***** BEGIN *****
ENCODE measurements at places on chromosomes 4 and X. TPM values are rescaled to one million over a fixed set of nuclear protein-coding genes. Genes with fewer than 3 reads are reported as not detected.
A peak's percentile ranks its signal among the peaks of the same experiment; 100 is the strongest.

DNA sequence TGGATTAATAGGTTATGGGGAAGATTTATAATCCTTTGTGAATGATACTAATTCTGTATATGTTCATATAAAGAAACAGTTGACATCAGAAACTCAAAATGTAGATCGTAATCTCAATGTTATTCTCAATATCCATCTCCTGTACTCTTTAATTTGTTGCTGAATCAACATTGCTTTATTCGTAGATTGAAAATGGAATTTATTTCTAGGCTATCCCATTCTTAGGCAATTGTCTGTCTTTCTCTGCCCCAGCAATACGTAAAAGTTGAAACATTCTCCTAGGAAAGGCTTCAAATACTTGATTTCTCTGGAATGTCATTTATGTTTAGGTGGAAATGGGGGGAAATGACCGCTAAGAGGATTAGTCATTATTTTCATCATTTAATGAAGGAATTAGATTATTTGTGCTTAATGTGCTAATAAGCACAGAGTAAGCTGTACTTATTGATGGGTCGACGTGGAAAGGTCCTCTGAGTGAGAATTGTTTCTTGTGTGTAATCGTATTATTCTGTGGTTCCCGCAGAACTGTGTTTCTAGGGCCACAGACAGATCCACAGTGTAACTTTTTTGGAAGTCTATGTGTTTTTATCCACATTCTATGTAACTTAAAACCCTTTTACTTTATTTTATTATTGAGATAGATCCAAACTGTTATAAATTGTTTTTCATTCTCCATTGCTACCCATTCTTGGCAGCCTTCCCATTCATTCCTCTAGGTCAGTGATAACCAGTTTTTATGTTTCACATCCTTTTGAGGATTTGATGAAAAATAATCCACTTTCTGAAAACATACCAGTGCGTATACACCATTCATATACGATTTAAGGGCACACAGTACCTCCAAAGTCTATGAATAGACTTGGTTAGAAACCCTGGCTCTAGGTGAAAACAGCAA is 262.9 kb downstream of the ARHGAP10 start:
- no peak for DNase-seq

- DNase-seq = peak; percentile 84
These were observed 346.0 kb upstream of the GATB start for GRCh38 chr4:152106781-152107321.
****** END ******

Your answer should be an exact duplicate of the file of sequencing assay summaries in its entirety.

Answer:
ENCODE measurements at places on chromosomes 4 and X. TPM values are rescaled to one million over a fixed set of nuclear protein-coding genes. Genes with fewer than 3 reads are reported as not detected.
A peak's percentile ranks its signal among the peaks of the same experiment; 100 is the strongest.

DNA sequence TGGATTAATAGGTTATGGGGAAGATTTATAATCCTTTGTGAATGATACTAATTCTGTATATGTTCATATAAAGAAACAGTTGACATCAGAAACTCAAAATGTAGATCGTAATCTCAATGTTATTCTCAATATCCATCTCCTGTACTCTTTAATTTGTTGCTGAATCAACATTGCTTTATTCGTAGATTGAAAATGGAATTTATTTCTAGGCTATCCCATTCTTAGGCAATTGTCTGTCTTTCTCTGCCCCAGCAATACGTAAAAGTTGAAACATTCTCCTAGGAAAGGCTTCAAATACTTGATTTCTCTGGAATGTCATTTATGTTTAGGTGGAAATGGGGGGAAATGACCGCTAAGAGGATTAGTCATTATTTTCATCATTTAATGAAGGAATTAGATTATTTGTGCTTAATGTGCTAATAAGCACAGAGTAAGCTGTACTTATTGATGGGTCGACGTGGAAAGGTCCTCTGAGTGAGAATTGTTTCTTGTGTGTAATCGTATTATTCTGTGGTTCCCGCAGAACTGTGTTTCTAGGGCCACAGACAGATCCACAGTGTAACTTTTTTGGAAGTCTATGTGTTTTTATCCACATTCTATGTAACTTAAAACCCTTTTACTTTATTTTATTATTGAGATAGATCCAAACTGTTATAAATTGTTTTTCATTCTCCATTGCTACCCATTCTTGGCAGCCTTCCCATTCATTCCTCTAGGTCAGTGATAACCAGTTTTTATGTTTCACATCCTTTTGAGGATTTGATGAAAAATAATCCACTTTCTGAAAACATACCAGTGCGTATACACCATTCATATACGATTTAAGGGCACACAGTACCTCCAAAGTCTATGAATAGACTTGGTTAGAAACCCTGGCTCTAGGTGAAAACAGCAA is 262.9 kb downstream of the ARHGAP10 start:
- no peak for DNase-seq

- DNase-seq = peak; percentile 84
These were observed 346.0 kb upstream of the GATB start for GRCh38 chr4:152106781-152107321.